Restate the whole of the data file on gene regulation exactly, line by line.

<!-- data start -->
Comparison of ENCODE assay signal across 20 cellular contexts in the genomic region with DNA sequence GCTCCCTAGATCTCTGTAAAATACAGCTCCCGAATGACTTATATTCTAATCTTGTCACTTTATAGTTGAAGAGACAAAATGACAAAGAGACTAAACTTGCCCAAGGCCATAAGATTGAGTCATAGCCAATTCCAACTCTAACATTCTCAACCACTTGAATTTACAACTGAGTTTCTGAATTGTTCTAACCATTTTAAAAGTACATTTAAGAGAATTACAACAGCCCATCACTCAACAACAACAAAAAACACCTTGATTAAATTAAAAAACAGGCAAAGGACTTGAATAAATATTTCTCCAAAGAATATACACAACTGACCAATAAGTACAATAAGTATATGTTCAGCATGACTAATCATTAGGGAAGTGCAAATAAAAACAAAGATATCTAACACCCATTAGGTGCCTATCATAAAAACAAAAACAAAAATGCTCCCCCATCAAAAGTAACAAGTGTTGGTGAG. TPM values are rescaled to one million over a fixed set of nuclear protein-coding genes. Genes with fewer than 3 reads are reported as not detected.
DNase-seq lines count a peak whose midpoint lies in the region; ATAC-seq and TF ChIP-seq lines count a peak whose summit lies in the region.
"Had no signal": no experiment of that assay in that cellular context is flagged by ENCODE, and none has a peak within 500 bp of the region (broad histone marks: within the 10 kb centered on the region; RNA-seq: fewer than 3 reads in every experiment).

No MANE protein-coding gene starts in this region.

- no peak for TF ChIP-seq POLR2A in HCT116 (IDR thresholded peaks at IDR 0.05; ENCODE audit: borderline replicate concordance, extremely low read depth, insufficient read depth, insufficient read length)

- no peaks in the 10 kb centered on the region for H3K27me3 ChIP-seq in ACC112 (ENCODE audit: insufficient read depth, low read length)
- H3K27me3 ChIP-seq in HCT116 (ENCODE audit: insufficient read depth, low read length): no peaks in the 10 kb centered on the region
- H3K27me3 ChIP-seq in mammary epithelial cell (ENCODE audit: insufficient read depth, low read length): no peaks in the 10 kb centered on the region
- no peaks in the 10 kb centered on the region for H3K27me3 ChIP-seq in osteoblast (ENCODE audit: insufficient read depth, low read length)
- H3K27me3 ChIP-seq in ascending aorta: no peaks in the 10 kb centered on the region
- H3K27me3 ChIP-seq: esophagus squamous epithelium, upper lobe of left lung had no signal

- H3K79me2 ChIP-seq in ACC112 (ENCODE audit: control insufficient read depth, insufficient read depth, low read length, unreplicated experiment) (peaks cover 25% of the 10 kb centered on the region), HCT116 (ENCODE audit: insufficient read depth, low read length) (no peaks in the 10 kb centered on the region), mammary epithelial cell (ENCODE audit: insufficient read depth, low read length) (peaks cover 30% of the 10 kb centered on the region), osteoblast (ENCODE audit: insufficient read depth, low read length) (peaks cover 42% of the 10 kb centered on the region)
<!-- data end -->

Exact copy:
Comparison of ENCODE assay signal across 20 cellular contexts in the genomic region with DNA sequence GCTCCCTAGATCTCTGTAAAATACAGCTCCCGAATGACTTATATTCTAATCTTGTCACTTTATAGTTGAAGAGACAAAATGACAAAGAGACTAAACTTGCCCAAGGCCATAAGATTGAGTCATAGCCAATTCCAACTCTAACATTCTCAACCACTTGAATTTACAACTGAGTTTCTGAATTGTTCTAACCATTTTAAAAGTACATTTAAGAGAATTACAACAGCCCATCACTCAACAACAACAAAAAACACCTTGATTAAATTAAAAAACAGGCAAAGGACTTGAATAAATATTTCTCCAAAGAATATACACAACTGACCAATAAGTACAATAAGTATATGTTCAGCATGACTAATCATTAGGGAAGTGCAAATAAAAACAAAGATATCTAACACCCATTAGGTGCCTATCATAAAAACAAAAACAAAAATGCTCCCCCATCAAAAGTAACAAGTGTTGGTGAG. TPM values are rescaled to one million over a fixed set of nuclear protein-coding genes. Genes with fewer than 3 reads are reported as not detected.
DNase-seq lines count a peak whose midpoint lies in the region; ATAC-seq and TF ChIP-seq lines count a peak whose summit lies in the region.
"Had no signal": no experiment of that assay in that cellular context is flagged by ENCODE, and none has a peak within 500 bp of the region (broad histone marks: within the 10 kb centered on the region; RNA-seq: fewer than 3 reads in every experiment).

No MANE protein-coding gene starts in this region.

- no peak for TF ChIP-seq POLR2A in HCT116 (IDR thresholded peaks at IDR 0.05; ENCODE audit: borderline replicate concordance, extremely low read depth, insufficient read depth, insufficient read length)

- no peaks in the 10 kb centered on the region for H3K27me3 ChIP-seq in ACC112 (ENCODE audit: insufficient read depth, low read length)
- H3K27me3 ChIP-seq in HCT116 (ENCODE audit: insufficient read depth, low read length): no peaks in the 10 kb centered on the region
- H3K27me3 ChIP-seq in mammary epithelial cell (ENCODE audit: insufficient read depth, low read length): no peaks in the 10 kb centered on the region
- no peaks in the 10 kb centered on the region for H3K27me3 ChIP-seq in osteoblast (ENCODE audit: insufficient read depth, low read length)
- H3K27me3 ChIP-seq in ascending aorta: no peaks in the 10 kb centered on the region
- H3K27me3 ChIP-seq: esophagus squamous epithelium, upper lobe of left lung had no signal

- H3K79me2 ChIP-seq in ACC112 (ENCODE audit: control insufficient read depth, insufficient read depth, low read length, unreplicated experiment) (peaks cover 25% of the 10 kb centered on the region), HCT116 (ENCODE audit: insufficient read depth, low read length) (no peaks in the 10 kb centered on the region), mammary epithelial cell (ENCODE audit: insufficient read depth, low read length) (peaks cover 30% of the 10 kb centered on the region), osteoblast (ENCODE audit: insufficient read depth, low read length) (peaks cover 42% of the 10 kb centered on the region)